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Parliament to rewrite FX loan contracts

March 24th, 2014

In their commentaries on the Constitutional Court’s verdict on forex loans, analysts from across the political spectrum agree that it is the government’s responsibility to help indebted families. It is, however, unclear how loans denominated in foreign currencies could be converted into Forint credits without severe economic consequences.

In a long awaited verdict, the Constitutional Court ruled on Monday that “under extraordinary circumstances”, lawmakers may modify the terms of FX loan contracts retroactively. The Court added that any revisions of the agreed terms and conditions should take into account the interests of all sides. In response to a request by the Hungarian Supreme Court, the European Court of Justice is expected to rule no sooner than May this year on whether banks could legally reserve the right to unilaterally modify the terms of the contracts (see BudaPost December 18, 2013). Politicians from the governing party welcomed the verdict, and said that as a result of the ruling, the government will submit a bill to resolve the issue of FX loans once and for all. Fidesz MP Gergely Gulyás said the government does not want to undermine the stability of the banking system, and hinted that the actual conversion of credits into Forint loans may take years to conclude. Secretary of State for Public Administration and Justice Bence Rétvári added that if re-elected in April, the government will enact a law barring unilateral interest rate modifications and the use of different exchange rates for the disbursement and repayment of loans.

After the Constitutional Court verdict, the government cannot procrastinate any longer, and should do something “over and above campaign promises” , Károly Lencsés comments in Népszabadság. The left-wing columnist accuses the government of having proposed rescue packages for wealthier debtors alone, including the option to repay forex loans at a favourable exchange rate. Meanwhile those debtors who could not repay their credits in one lump sum have been suffering because of the weakening Forint, Lencsés writes. (Under a scheme called “exchange rate dam”, debtors can choose a favourable rate and accumulate the difference on a separate account to be repaid later, with the surplus interest covered by the state.)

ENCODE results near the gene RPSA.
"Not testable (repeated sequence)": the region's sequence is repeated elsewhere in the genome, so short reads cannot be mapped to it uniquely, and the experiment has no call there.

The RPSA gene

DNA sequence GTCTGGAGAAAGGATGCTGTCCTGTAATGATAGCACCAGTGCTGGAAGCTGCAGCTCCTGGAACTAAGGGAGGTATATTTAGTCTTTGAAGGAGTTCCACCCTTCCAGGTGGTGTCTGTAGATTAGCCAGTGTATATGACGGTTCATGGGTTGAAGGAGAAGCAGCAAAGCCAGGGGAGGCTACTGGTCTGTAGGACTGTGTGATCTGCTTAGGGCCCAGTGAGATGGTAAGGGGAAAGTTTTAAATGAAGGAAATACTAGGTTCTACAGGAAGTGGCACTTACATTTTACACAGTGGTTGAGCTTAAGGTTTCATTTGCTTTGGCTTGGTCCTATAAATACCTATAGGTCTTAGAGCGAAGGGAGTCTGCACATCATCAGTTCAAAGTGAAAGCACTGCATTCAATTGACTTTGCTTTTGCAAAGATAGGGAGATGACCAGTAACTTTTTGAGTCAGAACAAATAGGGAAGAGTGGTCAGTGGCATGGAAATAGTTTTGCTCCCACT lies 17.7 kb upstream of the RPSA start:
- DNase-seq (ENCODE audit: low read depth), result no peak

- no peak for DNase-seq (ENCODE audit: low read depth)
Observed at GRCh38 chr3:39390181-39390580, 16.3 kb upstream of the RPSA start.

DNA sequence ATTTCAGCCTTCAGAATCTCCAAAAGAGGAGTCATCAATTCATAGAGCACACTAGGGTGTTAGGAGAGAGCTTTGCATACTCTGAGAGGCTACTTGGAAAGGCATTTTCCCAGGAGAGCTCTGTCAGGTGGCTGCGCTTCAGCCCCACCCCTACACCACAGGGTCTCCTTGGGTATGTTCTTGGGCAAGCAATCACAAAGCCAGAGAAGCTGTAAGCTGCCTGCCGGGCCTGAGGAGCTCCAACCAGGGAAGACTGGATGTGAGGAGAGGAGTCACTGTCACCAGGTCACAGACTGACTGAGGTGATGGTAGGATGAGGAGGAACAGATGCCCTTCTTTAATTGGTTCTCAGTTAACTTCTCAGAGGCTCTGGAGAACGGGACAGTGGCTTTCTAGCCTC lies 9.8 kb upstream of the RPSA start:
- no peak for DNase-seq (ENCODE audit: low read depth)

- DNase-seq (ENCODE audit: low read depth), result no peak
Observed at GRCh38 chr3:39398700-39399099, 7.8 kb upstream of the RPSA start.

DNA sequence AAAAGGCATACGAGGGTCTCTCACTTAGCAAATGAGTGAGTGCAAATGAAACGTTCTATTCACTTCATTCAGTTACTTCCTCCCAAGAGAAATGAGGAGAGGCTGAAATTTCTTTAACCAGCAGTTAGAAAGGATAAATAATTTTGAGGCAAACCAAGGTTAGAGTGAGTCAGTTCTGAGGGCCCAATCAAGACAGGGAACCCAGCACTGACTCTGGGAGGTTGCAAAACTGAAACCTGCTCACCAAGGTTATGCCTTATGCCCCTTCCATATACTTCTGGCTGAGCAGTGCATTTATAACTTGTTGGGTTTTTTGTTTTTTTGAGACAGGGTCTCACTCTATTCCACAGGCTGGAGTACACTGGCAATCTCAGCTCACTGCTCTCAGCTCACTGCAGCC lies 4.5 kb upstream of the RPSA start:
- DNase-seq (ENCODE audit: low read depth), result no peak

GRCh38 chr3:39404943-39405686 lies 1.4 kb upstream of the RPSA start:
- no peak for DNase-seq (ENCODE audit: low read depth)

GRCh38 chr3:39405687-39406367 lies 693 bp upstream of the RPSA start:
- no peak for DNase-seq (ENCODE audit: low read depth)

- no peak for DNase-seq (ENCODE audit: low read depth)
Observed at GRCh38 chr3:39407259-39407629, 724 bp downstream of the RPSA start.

In Élet és Irodalom, Zsolt Ződi is not at all surprised by the verdict. He believes that the court cannot be expected to resolve such grave social issues as FX loans. Those who suggested that the Constitutional Court could overrule forex loan contracts have misled the public, Ződi contends.

In Magyar Nemzet, Gergely Kiss finds it outrageous that the left criticizes the government for not being proactive enough about forex loans. The conservative columnist suggests that Hungarian families took highly risky FX loans after the previous Socialist-Liberal government decided to cancel the subsidized mortgage scheme introduced by the first Orbán government. The Left did nothing even when after the outbreak of the financial crisis the problem of foreign currency denominated loans surfaced in 2008, Kiss writes. He is appalled to see that the Left, which has accused the government of wrecking the banking system, now demands immediate action to save all debtors, without making specific suggestions.

Writing in the same daily, Anna Kulcsár remarks that it is very hard to say how the problem of forex loans could be resolved once and for all. The court verdicts make it clear that contracts are valid, and also that any retroactive legislation should balance the interests of all actors, including the banks. Kulcsár suggests that the whole issue should be regarded as a social and welfare problem, hence public money should be used to convert forex loans into Forints.

Although the Court ruled that contracts may be rewritten retroactively, the verdict makes it clear that the modification of loan agreements should take into account the interest of all parties, Bea Bakó comments in Mandiner. The Court, she warns, gave no indication of how those “extraordinary circumstances” should be interpreted, and how the conflicting interest of banks, debtors and tax payers should be balanced in each and every case. Bakó finds it understandable that just weeks before Parliamentary elections politicians show determination to help debtors, but she is uncertain if the problems related to FX loans can be solved through legislative action.

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